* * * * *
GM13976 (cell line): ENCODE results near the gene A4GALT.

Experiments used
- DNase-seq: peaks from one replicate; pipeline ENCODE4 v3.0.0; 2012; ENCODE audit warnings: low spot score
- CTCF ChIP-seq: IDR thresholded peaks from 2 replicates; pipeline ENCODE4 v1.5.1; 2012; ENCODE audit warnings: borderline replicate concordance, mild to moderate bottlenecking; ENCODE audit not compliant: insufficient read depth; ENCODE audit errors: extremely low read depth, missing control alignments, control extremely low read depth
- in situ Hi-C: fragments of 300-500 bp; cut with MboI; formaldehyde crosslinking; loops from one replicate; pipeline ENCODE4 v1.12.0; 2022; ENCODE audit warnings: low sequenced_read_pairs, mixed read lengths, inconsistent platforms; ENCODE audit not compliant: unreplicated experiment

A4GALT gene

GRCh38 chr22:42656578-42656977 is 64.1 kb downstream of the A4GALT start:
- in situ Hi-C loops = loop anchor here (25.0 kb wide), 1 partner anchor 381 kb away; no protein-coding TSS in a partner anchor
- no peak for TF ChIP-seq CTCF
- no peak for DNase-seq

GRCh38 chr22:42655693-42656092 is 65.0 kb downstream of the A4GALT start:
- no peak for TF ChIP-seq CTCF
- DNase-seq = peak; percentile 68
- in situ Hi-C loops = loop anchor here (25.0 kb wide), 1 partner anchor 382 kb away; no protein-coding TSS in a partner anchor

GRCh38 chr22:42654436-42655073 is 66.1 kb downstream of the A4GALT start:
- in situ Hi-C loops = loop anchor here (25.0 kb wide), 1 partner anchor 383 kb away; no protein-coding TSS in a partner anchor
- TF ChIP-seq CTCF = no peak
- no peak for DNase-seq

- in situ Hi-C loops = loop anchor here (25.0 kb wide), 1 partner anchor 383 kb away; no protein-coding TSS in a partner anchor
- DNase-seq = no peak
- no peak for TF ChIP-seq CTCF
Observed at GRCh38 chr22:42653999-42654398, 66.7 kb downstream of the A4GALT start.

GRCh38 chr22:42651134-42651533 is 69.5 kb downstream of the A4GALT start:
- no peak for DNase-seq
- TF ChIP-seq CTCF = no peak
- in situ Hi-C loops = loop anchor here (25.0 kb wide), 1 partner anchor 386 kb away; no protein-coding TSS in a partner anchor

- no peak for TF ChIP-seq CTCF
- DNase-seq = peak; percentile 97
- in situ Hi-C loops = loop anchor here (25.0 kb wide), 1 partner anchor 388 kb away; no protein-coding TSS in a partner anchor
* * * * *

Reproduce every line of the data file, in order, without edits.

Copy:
GM13976 (cell line): ENCODE results near the gene A4GALT.

Experiments used
- DNase-seq: peaks from one replicate; pipeline ENCODE4 v3.0.0; 2012; ENCODE audit warnings: low spot score
- CTCF ChIP-seq: IDR thresholded peaks from 2 replicates; pipeline ENCODE4 v1.5.1; 2012; ENCODE audit warnings: borderline replicate concordance, mild to moderate bottlenecking; ENCODE audit not compliant: insufficient read depth; ENCODE audit errors: extremely low read depth, missing control alignments, control extremely low read depth
- in situ Hi-C: fragments of 300-500 bp; cut with MboI; formaldehyde crosslinking; loops from one replicate; pipeline ENCODE4 v1.12.0; 2022; ENCODE audit warnings: low sequenced_read_pairs, mixed read lengths, inconsistent platforms; ENCODE audit not compliant: unreplicated experiment

A4GALT gene

GRCh38 chr22:42656578-42656977 is 64.1 kb downstream of the A4GALT start:
- in situ Hi-C loops = loop anchor here (25.0 kb wide), 1 partner anchor 381 kb away; no protein-coding TSS in a partner anchor
- no peak for TF ChIP-seq CTCF
- no peak for DNase-seq

GRCh38 chr22:42655693-42656092 is 65.0 kb downstream of the A4GALT start:
- no peak for TF ChIP-seq CTCF
- DNase-seq = peak; percentile 68
- in situ Hi-C loops = loop anchor here (25.0 kb wide), 1 partner anchor 382 kb away; no protein-coding TSS in a partner anchor

GRCh38 chr22:42654436-42655073 is 66.1 kb downstream of the A4GALT start:
- in situ Hi-C loops = loop anchor here (25.0 kb wide), 1 partner anchor 383 kb away; no protein-coding TSS in a partner anchor
- TF ChIP-seq CTCF = no peak
- no peak for DNase-seq

- in situ Hi-C loops = loop anchor here (25.0 kb wide), 1 partner anchor 383 kb away; no protein-coding TSS in a partner anchor
- DNase-seq = no peak
- no peak for TF ChIP-seq CTCF
Observed at GRCh38 chr22:42653999-42654398, 66.7 kb downstream of the A4GALT start.

GRCh38 chr22:42651134-42651533 is 69.5 kb downstream of the A4GALT start:
- no peak for DNase-seq
- TF ChIP-seq CTCF = no peak
- in situ Hi-C loops = loop anchor here (25.0 kb wide), 1 partner anchor 386 kb away; no protein-coding TSS in a partner anchor

- no peak for TF ChIP-seq CTCF
- DNase-seq = peak; percentile 97
- in situ Hi-C loops = loop anchor here (25.0 kb wide), 1 partner anchor 388 kb away; no protein-coding TSS in a partner anchor